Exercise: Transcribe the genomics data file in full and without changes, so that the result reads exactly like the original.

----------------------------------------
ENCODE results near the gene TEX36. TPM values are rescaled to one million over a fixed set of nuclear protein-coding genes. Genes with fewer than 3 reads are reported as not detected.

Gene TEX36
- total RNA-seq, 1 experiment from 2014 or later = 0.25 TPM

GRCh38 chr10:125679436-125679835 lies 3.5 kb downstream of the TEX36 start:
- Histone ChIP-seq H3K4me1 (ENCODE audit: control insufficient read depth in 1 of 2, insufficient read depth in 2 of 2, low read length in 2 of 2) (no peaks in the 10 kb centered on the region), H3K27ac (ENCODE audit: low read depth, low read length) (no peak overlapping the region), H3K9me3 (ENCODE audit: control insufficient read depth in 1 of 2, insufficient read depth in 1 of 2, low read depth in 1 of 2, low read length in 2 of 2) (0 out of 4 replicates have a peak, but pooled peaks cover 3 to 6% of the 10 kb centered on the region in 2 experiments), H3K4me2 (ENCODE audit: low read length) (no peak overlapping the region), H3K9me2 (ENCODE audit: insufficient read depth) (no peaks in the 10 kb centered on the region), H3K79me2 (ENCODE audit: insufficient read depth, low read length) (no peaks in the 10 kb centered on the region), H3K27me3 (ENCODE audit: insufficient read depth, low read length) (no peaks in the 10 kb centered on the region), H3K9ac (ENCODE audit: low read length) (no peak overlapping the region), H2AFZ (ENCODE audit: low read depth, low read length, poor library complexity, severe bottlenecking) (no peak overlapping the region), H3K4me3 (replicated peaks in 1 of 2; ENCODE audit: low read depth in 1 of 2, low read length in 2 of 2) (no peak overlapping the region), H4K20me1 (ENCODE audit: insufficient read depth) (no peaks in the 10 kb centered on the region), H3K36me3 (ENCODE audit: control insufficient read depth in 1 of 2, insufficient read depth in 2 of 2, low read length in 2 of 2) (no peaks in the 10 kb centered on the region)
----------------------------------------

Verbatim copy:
ENCODE results near the gene TEX36. TPM values are rescaled to one million over a fixed set of nuclear protein-coding genes. Genes with fewer than 3 reads are reported as not detected.

Gene TEX36
- total RNA-seq, 1 experiment from 2014 or later = 0.25 TPM

GRCh38 chr10:125679436-125679835 lies 3.5 kb downstream of the TEX36 start:
- Histone ChIP-seq H3K4me1 (ENCODE audit: control insufficient read depth in 1 of 2, insufficient read depth in 2 of 2, low read length in 2 of 2) (no peaks in the 10 kb centered on the region), H3K27ac (ENCODE audit: low read depth, low read length) (no peak overlapping the region), H3K9me3 (ENCODE audit: control insufficient read depth in 1 of 2, insufficient read depth in 1 of 2, low read depth in 1 of 2, low read length in 2 of 2) (0 out of 4 replicates have a peak, but pooled peaks cover 3 to 6% of the 10 kb centered on the region in 2 experiments), H3K4me2 (ENCODE audit: low read length) (no peak overlapping the region), H3K9me2 (ENCODE audit: insufficient read depth) (no peaks in the 10 kb centered on the region), H3K79me2 (ENCODE audit: insufficient read depth, low read length) (no peaks in the 10 kb centered on the region), H3K27me3 (ENCODE audit: insufficient read depth, low read length) (no peaks in the 10 kb centered on the region), H3K9ac (ENCODE audit: low read length) (no peak overlapping the region), H2AFZ (ENCODE audit: low read depth, low read length, poor library complexity, severe bottlenecking) (no peak overlapping the region), H3K4me3 (replicated peaks in 1 of 2; ENCODE audit: low read depth in 1 of 2, low read length in 2 of 2) (no peak overlapping the region), H4K20me1 (ENCODE audit: insufficient read depth) (no peaks in the 10 kb centered on the region), H3K36me3 (ENCODE audit: control insufficient read depth in 1 of 2, insufficient read depth in 2 of 2, low read length in 2 of 2) (no peaks in the 10 kb centered on the region)